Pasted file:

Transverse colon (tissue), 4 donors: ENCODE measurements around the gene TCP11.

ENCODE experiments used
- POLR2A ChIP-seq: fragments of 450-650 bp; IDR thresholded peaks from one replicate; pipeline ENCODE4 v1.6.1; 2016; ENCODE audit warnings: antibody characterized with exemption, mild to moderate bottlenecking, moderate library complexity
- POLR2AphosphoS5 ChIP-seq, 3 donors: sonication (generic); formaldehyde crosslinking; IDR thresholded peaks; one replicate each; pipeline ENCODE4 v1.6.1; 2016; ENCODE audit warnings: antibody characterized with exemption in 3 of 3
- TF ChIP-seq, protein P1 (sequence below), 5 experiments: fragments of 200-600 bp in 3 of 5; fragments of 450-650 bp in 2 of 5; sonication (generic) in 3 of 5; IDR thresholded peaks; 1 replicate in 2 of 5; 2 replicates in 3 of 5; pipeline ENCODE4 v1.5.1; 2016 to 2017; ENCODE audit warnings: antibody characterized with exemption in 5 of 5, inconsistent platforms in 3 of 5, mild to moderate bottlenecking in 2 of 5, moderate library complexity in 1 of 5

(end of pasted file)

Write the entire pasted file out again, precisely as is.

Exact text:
Transverse colon (tissue), 4 donors: ENCODE measurements around the gene TCP11.

ENCODE experiments used
- POLR2A ChIP-seq: fragments of 450-650 bp; IDR thresholded peaks from one replicate; pipeline ENCODE4 v1.6.1; 2016; ENCODE audit warnings: antibody characterized with exemption, mild to moderate bottlenecking, moderate library complexity
- POLR2AphosphoS5 ChIP-seq, 3 donors: sonication (generic); formaldehyde crosslinking; IDR thresholded peaks; one replicate each; pipeline ENCODE4 v1.6.1; 2016; ENCODE audit warnings: antibody characterized with exemption in 3 of 3
- TF ChIP-seq, protein P1 (sequence below), 5 experiments: fragments of 200-600 bp in 3 of 5; fragments of 450-650 bp in 2 of 5; sonication (generic) in 3 of 5; IDR thresholded peaks; 1 replicate in 2 of 5; 2 replicates in 3 of 5; pipeline ENCODE4 v1.5.1; 2016 to 2017; ENCODE audit warnings: antibody characterized with exemption in 5 of 5, inconsistent platforms in 3 of 5, mild to moderate bottlenecking in 2 of 5, moderate library complexity in 1 of 5